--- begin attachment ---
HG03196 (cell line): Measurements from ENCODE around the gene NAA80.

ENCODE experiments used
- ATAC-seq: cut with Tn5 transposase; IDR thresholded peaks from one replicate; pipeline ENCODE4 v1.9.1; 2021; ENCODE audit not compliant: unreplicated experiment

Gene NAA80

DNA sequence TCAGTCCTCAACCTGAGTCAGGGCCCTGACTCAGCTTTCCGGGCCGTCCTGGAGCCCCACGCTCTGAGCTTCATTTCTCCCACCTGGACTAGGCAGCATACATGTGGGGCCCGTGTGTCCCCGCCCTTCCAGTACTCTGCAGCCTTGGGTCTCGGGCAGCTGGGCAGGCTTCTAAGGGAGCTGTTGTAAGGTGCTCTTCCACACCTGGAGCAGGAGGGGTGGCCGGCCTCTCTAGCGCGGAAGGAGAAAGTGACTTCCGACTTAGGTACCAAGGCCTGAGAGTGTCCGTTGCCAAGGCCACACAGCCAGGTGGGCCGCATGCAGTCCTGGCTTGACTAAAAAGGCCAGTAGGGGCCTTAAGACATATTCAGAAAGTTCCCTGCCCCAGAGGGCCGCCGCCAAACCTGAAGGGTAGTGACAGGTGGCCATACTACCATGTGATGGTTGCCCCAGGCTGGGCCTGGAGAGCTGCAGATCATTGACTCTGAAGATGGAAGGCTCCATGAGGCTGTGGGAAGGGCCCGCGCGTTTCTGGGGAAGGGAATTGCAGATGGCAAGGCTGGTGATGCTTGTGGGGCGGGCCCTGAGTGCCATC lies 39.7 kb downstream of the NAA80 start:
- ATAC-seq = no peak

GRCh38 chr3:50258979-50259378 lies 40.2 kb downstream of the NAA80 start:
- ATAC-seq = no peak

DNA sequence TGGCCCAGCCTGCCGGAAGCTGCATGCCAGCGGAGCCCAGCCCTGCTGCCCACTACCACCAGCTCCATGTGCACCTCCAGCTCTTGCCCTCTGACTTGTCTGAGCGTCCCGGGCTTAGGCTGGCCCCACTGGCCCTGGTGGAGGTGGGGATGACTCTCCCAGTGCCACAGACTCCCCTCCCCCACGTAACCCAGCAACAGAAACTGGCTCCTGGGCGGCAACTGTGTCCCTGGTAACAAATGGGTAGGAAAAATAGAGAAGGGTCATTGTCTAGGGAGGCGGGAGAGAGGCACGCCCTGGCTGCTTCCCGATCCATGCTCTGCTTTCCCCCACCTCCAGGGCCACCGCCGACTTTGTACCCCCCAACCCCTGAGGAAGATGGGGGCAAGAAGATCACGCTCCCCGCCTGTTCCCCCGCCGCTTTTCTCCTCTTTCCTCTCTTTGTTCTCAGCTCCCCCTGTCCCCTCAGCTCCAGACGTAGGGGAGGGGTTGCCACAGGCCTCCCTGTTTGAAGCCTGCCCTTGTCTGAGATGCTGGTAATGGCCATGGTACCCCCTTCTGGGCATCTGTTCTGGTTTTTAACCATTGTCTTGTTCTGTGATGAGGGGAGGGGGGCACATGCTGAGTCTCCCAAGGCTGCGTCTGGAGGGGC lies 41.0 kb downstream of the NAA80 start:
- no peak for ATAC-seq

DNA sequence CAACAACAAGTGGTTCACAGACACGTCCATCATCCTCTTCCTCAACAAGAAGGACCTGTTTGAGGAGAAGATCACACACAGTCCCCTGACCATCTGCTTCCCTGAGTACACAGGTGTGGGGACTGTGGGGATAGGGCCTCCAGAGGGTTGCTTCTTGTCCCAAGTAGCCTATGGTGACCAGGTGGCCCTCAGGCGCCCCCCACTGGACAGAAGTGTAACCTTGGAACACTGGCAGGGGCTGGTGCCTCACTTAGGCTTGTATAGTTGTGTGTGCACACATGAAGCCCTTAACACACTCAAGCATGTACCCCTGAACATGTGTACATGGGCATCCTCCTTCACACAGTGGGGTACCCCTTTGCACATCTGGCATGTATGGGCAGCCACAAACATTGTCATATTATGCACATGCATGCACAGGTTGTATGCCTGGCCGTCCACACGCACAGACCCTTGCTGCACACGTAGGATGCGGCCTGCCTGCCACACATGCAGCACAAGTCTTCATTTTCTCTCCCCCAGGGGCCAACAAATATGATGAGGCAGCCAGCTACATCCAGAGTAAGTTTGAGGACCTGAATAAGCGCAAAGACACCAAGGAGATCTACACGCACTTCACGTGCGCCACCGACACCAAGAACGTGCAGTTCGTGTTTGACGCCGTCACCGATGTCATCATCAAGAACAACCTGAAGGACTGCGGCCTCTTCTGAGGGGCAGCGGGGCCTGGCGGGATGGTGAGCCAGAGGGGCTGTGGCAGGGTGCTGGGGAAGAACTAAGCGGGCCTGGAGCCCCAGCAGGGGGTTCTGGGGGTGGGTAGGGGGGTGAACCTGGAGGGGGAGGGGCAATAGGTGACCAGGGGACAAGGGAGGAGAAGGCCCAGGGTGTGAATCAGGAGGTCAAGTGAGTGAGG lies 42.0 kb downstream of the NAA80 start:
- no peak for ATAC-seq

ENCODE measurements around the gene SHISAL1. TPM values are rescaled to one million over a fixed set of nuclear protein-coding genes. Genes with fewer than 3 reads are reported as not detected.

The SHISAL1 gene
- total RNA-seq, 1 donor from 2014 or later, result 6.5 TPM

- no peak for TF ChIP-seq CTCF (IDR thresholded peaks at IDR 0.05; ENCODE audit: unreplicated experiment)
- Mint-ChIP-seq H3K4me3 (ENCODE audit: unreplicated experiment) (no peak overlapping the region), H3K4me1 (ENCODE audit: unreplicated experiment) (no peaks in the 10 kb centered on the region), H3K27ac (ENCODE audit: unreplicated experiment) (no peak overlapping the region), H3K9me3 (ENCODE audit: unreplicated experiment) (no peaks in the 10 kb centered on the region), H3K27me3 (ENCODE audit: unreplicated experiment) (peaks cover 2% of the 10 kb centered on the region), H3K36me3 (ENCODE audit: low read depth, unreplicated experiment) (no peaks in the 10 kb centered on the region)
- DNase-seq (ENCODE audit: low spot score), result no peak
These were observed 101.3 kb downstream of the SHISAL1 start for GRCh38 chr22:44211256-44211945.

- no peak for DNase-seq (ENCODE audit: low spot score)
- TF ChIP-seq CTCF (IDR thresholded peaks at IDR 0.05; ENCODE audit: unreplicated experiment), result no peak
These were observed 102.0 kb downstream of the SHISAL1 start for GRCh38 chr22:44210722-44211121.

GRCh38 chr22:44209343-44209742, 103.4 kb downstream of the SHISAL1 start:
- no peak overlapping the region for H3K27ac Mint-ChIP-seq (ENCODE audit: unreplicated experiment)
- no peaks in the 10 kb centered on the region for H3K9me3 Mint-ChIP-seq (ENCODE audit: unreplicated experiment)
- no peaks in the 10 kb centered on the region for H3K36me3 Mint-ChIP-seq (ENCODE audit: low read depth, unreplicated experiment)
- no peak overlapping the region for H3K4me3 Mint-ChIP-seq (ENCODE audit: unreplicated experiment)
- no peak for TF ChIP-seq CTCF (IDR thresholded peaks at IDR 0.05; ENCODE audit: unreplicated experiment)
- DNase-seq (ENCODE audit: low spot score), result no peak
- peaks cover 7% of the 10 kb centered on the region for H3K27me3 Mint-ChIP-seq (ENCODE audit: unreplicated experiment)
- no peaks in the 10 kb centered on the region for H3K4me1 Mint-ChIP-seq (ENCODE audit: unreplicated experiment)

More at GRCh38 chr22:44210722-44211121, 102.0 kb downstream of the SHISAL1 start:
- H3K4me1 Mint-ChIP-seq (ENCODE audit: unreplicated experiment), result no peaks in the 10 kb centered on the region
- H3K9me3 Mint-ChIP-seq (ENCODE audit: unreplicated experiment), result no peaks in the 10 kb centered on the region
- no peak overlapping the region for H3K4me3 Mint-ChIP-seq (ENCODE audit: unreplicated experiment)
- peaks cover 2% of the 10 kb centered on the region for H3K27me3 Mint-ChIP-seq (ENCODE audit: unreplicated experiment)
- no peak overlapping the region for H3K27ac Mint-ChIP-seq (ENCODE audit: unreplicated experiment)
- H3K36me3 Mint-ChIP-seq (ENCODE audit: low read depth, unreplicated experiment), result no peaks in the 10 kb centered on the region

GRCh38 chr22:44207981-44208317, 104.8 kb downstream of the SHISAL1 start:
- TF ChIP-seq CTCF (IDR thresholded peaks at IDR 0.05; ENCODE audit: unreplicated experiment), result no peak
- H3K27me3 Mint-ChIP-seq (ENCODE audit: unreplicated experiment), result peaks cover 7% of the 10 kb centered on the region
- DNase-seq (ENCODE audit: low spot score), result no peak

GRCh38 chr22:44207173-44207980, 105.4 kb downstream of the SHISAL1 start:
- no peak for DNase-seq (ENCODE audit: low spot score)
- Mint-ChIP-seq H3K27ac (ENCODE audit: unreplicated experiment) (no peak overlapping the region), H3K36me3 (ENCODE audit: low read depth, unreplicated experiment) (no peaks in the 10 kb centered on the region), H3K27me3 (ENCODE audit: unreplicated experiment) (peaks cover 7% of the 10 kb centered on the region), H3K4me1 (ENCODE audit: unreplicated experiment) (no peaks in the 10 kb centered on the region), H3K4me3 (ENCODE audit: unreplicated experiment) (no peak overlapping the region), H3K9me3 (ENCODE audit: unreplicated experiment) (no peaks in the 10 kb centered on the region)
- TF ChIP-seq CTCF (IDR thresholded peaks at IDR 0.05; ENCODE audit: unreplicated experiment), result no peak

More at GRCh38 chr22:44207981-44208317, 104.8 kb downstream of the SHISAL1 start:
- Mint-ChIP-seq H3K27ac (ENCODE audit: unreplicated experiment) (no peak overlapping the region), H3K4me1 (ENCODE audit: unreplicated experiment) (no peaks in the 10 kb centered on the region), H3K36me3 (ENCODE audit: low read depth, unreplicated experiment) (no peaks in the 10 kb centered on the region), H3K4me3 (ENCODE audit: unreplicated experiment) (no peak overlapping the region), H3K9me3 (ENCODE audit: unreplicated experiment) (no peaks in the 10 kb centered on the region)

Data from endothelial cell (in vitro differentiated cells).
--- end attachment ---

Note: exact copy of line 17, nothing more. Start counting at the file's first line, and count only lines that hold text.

- Mint-ChIP-seq H3K4me3 (ENCODE audit: unreplicated experiment) (no peak overlapping the region), H3K4me1 (ENCODE audit: unreplicated experiment) (no peaks in the 10 kb centered on the region), H3K27ac (ENCODE audit: unreplicated experiment) (no peak overlapping the region), H3K9me3 (ENCODE audit: unreplicated experiment) (no peaks in the 10 kb centered on the region), H3K27me3 (ENCODE audit: unreplicated experiment) (peaks cover 2% of the 10 kb centered on the region), H3K36me3 (ENCODE audit: low read depth, unreplicated experiment) (no peaks in the 10 kb centered on the region)